It’s been a while since I’ve been to a concert that offered the sort of full-on folk and melodic death metal that rolled in Saturday night at The Gramercy for the Finnish Metal Tour Part II. Though bands like Ensiferum and Fintroll bring more than a little bit of conscious irony to their music, dressing in kilts and body paint and singing about epic battles and ravens in the night, etc., the allure, pure fun, and technical wizardry of their music is undeniable. Barren Earth and Rotten Sound, the opening acts, brought a more sober tone to the show, but on the whole, the night was a rollicking good time for a capacity crowd that reveled in a willingness to embrace, at least for a night, an alternate reality filled with Vikings and battle-axes.
I knew it was going to be a crazy show when I showed up to interview Ensiferum bassist Sami Hinkka at 4:45 in the afternoon and there was already a group of about ten teenage fans lined up for 7:00 doors. That interview will come soon. When I returned for the 7:00 doors, a crowd had lined 23rd street and wrapped around the corner onto Lexington, eagerly waiting for the chance to get inside. For a country half the size of New York City, Finland was doing a good job of marketing itself as a pre-eminent producer of heavy metal; I even witnessed a representative from the Finnish Consulate getting a photo pass to document the show.
Barren Earth was up first, a band that I was eager to see considering that it is the new band of Olli-Pekka Laine, the bassist for Finnish legends Amorphis during what I would call their golden years, playing on Tales from the Thousand Lakes and Elegy, among other albums. I had listened to them previously and was pleased to find that they were good live and sounded much like the Amorphis of yore with solid melodic death metal melodies and a singer with a deep and rich growl.
Next up was Rotten Sound, a band I’m not too familiar with and one that was definitely the odd man out on the bill. They play a much more hardcore style of music than the rest of the bands on the tour, sounding a lot like a thrashier Cannibal Corpse, if you can imagine that. Not exactly my kind of music, but they were polished live.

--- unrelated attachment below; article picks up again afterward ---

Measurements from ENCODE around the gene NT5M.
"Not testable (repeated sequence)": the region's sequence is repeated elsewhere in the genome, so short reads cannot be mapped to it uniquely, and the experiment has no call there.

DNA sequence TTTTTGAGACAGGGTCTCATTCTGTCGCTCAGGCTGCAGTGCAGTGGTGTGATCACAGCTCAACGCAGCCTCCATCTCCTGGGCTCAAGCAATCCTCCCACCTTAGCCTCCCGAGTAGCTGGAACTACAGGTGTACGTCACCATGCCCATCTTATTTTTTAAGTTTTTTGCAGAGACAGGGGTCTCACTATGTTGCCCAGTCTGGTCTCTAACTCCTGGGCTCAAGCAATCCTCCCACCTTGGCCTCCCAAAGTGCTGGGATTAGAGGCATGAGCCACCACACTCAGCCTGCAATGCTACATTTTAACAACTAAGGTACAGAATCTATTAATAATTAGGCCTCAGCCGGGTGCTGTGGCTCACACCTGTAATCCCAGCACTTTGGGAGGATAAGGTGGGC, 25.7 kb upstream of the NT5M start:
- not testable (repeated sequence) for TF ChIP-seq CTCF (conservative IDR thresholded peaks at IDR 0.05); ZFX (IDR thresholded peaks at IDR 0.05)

It was pretty clear before Ensiferum took the stage that most of the crowd was here for them—a number of fans had even painted their faces in the Ensiferum style (while we’re on the topic of body paint, one fan had painted her face, t-shirt, and skirt with the Finnish flag). The seating area and the floor were packed and fans erupted when Ensiferum took the stage. They launched into “From Afar”, the title track from their most recent album and the kind of song that is bursting with energy and designed to start a show off with a bang. If you haven’t heard this kind of music live before, you need to see it to believe it: thundering drums, lightning quick riffs, group backing vocals, and incredible solos produce a depth of sound that few genres, if any, can match. Singer and lead guitarist Petri Lindroos is a virtuoso and calls to mind a fellow Finn, Children of Bodom’s Alexi Laiho (especially if you consider his old band, Norther). The band was extraordinarily energetic and was dressed in their trademark kilts, creating a visually stimulating show. They played a very enjoyable set, playing crowd favorites like “Lai Lai Hei” and “Deathbringer from the Sky”, and the sound was excellent.
Finntroll rounded out the bill as the headliner and was the only band present that had played on the previous Finnish Metal Tour, also as the headliner. The crowd had thinned a little, but those who stuck around were serious fans, jumping and moshing with enthusiasm. Finntroll, compared to Ensiferum, is not as immediately likeable; the melodies aren’t so clearly defined and the vocals are sung in a more abrasive growl. I have never been a big fan of Finntroll, but I will admit that they are much better live than recorded. The guitars have a heavier feel in person and the keyboards take a back seat, with the result that the keyboard-driven folk elements and “humppa”, a traditional style of Finnish music whose name is an onomatopoeia and I think distracts from their overall sound (though it is their trademark), do not dominate the mix.
On the whole, the Finnish Metal Tour Part II was a great success. I continue to be amazed by the quality of Finnish bands and the enthusiasm that they inspire in their fans. I will have an interview with Sami from Ensiferum up soon.
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